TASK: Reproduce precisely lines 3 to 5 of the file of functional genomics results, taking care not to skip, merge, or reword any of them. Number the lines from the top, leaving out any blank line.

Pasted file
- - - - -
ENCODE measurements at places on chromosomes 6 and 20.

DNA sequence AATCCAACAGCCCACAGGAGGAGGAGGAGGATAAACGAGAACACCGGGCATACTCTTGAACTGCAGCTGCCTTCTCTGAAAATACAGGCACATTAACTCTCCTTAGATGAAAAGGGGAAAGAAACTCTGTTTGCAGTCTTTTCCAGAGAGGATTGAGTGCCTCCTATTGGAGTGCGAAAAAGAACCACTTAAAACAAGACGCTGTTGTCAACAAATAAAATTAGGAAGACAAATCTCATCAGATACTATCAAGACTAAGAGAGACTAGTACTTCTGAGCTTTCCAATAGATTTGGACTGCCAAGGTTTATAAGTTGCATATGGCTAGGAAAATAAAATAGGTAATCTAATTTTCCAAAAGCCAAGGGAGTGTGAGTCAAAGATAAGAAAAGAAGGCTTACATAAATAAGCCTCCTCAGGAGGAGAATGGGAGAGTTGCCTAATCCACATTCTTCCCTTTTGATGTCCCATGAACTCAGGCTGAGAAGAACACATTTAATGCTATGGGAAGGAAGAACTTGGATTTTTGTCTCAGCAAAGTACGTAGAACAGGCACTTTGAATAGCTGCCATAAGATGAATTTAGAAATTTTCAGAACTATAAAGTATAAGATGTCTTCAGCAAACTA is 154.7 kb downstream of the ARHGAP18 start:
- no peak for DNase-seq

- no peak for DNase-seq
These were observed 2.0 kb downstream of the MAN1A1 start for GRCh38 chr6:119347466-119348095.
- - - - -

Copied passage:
- no peak for DNase-seq

- no peak for DNase-seq
These were observed 2.0 kb downstream of the MAN1A1 start for GRCh38 chr6:119347466-119348095.